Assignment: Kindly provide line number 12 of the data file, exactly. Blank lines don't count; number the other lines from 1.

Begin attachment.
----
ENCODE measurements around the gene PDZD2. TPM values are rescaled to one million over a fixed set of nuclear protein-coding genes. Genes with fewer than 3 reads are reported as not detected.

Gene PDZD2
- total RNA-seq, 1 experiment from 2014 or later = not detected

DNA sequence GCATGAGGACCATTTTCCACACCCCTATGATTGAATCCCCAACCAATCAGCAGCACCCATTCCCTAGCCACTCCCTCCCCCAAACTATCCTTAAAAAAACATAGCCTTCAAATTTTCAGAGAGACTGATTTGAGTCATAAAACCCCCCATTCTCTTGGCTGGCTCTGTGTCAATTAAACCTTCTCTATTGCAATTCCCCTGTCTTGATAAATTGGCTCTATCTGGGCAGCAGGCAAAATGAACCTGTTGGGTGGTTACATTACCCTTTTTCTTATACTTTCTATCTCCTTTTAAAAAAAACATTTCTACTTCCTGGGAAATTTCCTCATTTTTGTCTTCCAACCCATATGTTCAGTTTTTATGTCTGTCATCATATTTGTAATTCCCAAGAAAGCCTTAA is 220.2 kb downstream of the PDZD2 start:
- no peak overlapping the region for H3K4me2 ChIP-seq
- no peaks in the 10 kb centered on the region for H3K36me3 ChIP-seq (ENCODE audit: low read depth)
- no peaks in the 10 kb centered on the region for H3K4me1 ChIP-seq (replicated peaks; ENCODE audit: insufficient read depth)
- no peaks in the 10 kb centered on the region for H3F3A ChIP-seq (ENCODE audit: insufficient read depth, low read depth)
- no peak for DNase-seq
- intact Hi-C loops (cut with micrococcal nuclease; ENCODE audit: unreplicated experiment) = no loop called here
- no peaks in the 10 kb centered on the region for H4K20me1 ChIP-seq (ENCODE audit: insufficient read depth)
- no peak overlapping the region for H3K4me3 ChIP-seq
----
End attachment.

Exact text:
- no peak overlapping the region for H3K4me3 ChIP-seq